Stitsma - Maplewood Flats, North Vancouver, British Columbia 

Looking northwest from Burnaby Mountain Park, Stitsma is located on the north side of the inlet.
Chi’yak on Maplewood Flats, Burrard Inlet. The remains of this maple wood fish trap are 1,300 years old.

Stitsma was a popular fishing location for Skwxwu7mesh (Squamish) people. It was located at Ch’ich eliwxih on a former channel of the Seymour River near present day Maplewood Flats. The meaning of this place name is uncertain, however, Stitsma was known for an abundance of salmon, trout, and Dungeness crab.

Skwxwu7mesh people use different technologies for fishing. The visible remains of an ancient inter-tidal fish weir (fish trap) or chi’yak, are found at Stitsma. Although fish weirs vary in design, they are essentially fences made from wooden stakes and placed in shallow waterways. Water can flow through a weir but fish are obstructed when attempting to swim around or through the structure, making it easier for people to catch them. Archaeologists date the maple wood weir at Stitsma to 1,300 years ago. It is an example of selective and sustainable fishing technology used long before contact with European people. 

After contact with European people, gaff hooking was a fishing technique used at Stitsma. A gaff-hook was made of sharp iron that attached to a pole. The hook was held under the water’s surface. This technique worked best in shallow waters, and was effective for catching all types of salmon and trout.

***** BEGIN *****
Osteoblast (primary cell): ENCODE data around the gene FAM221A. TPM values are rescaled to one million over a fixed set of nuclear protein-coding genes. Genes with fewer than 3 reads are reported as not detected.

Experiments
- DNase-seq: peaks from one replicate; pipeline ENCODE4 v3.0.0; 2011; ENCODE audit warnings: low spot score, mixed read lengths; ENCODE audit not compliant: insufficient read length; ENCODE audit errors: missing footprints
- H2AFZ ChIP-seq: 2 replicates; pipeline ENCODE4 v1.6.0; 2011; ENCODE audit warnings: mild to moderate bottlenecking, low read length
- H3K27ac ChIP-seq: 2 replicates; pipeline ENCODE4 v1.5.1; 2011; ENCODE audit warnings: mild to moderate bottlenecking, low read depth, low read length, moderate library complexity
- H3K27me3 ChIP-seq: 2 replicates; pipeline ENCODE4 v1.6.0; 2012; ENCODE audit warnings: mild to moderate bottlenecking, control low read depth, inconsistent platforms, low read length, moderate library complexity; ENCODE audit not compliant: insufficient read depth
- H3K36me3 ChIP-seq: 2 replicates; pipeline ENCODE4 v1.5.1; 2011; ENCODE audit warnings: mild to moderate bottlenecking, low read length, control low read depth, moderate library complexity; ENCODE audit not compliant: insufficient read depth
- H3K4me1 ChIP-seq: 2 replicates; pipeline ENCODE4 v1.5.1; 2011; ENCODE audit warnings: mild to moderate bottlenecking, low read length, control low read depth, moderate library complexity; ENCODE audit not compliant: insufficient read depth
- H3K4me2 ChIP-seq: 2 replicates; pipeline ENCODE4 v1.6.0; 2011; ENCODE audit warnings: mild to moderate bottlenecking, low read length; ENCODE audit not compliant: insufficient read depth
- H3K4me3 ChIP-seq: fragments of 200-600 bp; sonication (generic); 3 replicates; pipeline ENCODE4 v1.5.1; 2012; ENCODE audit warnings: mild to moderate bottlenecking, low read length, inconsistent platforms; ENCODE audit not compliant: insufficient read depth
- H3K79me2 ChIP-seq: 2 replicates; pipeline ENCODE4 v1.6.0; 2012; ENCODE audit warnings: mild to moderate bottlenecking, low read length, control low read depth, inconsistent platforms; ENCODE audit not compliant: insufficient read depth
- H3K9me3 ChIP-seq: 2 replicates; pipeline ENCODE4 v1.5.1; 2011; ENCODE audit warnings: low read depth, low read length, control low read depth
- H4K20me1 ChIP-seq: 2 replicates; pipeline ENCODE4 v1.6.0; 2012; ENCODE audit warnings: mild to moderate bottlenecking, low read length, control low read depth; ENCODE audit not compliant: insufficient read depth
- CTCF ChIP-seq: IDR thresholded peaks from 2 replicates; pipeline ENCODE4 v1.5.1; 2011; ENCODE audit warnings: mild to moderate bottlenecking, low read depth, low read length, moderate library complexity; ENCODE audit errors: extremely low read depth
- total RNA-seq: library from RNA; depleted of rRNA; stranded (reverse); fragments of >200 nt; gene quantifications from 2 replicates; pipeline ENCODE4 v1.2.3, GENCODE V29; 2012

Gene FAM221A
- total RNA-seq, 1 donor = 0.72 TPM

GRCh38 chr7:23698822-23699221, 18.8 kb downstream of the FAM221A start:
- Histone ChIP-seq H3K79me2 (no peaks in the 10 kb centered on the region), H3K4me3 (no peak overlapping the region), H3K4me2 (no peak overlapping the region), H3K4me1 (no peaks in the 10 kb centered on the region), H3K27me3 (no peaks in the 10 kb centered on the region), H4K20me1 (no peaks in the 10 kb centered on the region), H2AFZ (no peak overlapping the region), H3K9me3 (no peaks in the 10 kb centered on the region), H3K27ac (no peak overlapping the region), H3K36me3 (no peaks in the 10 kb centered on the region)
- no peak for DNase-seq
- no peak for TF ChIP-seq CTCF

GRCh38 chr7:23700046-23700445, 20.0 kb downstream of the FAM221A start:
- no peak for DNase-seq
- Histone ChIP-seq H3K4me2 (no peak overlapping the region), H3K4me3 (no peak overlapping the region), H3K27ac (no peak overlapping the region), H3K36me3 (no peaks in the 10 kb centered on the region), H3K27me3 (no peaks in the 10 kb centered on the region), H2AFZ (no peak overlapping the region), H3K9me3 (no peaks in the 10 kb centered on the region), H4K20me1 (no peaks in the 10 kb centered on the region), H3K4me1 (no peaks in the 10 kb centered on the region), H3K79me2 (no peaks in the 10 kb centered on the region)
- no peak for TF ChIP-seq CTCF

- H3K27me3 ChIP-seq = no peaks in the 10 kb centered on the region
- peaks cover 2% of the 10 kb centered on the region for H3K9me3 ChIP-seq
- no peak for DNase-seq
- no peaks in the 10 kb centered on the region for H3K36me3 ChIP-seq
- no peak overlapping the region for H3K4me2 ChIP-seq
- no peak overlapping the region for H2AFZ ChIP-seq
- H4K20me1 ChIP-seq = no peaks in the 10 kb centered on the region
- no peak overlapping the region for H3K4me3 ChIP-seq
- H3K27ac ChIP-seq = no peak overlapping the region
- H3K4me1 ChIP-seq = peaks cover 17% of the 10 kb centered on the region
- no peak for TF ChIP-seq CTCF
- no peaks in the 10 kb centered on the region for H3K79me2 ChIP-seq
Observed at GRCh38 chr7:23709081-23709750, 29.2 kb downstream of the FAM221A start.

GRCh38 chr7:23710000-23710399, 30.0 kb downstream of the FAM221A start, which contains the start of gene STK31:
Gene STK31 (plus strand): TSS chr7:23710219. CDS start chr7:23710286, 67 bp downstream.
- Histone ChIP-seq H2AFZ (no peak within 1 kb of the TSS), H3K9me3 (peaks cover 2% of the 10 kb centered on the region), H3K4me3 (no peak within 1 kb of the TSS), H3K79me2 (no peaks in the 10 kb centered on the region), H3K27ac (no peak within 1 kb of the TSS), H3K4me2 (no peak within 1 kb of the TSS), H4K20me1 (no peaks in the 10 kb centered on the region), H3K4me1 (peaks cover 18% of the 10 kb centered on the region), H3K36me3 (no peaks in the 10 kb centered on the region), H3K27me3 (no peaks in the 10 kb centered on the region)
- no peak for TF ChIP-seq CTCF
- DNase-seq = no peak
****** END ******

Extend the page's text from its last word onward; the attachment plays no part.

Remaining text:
At Stitsma, Skwxwu7mesh people harvested the rich marine resources of Burrard Inlet for generations. Although techniques have changed through time, fishing remains an important cultural practice.

Additional Information 

Location:

Stitsma is best viewed from the hillock above the parking lot at Burnaby Mountain Park. It is easiest to locate at low tide. The flats are located in North Vancouver - east of the 2nd Narrows Bridge and off the old Dollarton Highway. 

Sources:

       Bouchard, Randy, and Dorothy Kennedy

             1986 Squamish Nation Land Use And Occupancy. Report submitted to

                     Squamish Nation Chiefs and Council, BC Indian Language Project, Victoria,    

                     British Columbia.

             1976a Knowledge And Usage of Land Mammals Birds, Insects, Reptiles And          

                   Amphibians By The Squamish Indian People Of British Columbia. BC Indian

                   Language Project, Victoria, British Columbia.

             1976b Utilization Of Fish, Beach Foods, And Marine Mammals By The

                   Squamish Indian People Of British Columbia. BC Indian Language Project,

                   Victoria, British Columbia.

       Bouchard, Randy, and Nancy Turner

             1976 Ethnobotany Of The Squamish Indian People Of British Columbia. BC

                   Indian Language Project, Victoria, British Columbia.

       Matthews, John S.

             1955 Conversations with Khatsahlano. Compiled by The City Archivist

                   Vancouver, British Columbia